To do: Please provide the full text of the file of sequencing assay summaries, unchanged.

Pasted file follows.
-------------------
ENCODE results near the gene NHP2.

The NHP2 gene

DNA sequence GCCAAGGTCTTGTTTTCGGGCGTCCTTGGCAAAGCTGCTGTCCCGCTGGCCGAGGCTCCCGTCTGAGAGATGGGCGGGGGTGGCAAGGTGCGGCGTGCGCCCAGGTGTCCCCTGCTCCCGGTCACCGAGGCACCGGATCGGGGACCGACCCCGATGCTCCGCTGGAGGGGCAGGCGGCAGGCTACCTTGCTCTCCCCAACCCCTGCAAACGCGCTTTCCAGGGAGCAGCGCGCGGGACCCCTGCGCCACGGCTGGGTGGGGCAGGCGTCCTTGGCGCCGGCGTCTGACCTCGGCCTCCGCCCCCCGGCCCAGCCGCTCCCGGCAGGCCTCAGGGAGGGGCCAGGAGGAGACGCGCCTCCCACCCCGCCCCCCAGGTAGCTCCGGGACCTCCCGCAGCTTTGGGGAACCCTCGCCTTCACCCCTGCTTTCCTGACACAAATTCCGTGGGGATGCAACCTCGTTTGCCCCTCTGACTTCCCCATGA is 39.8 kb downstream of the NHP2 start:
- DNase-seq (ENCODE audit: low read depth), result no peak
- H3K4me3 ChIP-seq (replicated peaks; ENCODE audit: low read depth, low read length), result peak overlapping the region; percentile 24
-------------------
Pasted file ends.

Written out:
ENCODE results near the gene NHP2.

The NHP2 gene

DNA sequence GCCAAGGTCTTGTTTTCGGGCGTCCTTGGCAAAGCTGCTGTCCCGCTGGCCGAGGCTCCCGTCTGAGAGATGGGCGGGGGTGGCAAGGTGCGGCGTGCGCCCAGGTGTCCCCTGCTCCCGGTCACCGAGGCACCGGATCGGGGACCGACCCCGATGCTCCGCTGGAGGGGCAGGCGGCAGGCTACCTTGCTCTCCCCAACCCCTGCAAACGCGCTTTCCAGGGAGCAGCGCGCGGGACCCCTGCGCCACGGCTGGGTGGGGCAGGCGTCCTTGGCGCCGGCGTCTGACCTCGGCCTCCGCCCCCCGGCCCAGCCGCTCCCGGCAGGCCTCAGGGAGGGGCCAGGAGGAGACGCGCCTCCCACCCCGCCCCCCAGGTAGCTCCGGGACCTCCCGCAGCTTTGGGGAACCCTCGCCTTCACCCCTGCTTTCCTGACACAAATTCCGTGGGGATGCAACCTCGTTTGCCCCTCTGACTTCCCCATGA is 39.8 kb downstream of the NHP2 start:
- DNase-seq (ENCODE audit: low read depth), result no peak
- H3K4me3 ChIP-seq (replicated peaks; ENCODE audit: low read depth, low read length), result peak overlapping the region; percentile 24